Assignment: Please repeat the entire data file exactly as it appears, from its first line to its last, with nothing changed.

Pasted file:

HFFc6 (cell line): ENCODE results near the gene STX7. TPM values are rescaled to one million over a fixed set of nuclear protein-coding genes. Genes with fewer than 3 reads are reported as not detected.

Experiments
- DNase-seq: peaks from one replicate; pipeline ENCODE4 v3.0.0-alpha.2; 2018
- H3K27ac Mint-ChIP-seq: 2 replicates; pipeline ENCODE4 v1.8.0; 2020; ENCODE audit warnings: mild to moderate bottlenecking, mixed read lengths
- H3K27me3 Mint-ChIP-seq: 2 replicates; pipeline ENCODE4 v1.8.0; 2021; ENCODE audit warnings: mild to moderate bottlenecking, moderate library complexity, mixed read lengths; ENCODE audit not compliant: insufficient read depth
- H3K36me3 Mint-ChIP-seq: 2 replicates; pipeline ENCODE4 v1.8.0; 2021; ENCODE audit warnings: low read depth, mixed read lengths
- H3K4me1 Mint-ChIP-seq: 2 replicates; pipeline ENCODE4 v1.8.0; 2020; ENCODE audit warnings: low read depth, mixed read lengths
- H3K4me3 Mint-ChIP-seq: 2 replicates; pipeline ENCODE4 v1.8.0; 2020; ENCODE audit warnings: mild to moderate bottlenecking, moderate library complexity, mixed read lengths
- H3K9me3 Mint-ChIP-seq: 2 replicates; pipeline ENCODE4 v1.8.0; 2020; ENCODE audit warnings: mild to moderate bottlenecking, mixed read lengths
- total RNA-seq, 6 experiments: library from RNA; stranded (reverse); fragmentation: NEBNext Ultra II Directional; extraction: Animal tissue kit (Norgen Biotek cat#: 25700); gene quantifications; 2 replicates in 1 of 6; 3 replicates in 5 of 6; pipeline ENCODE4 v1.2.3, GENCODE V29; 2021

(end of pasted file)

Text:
HFFc6 (cell line): ENCODE results near the gene STX7. TPM values are rescaled to one million over a fixed set of nuclear protein-coding genes. Genes with fewer than 3 reads are reported as not detected.

Experiments
- DNase-seq: peaks from one replicate; pipeline ENCODE4 v3.0.0-alpha.2; 2018
- H3K27ac Mint-ChIP-seq: 2 replicates; pipeline ENCODE4 v1.8.0; 2020; ENCODE audit warnings: mild to moderate bottlenecking, mixed read lengths
- H3K27me3 Mint-ChIP-seq: 2 replicates; pipeline ENCODE4 v1.8.0; 2021; ENCODE audit warnings: mild to moderate bottlenecking, moderate library complexity, mixed read lengths; ENCODE audit not compliant: insufficient read depth
- H3K36me3 Mint-ChIP-seq: 2 replicates; pipeline ENCODE4 v1.8.0; 2021; ENCODE audit warnings: low read depth, mixed read lengths
- H3K4me1 Mint-ChIP-seq: 2 replicates; pipeline ENCODE4 v1.8.0; 2020; ENCODE audit warnings: low read depth, mixed read lengths
- H3K4me3 Mint-ChIP-seq: 2 replicates; pipeline ENCODE4 v1.8.0; 2020; ENCODE audit warnings: mild to moderate bottlenecking, moderate library complexity, mixed read lengths
- H3K9me3 Mint-ChIP-seq: 2 replicates; pipeline ENCODE4 v1.8.0; 2020; ENCODE audit warnings: mild to moderate bottlenecking, mixed read lengths
- total RNA-seq, 6 experiments: library from RNA; stranded (reverse); fragmentation: NEBNext Ultra II Directional; extraction: Animal tissue kit (Norgen Biotek cat#: 25700); gene quantifications; 2 replicates in 1 of 6; 3 replicates in 5 of 6; pipeline ENCODE4 v1.2.3, GENCODE V29; 2021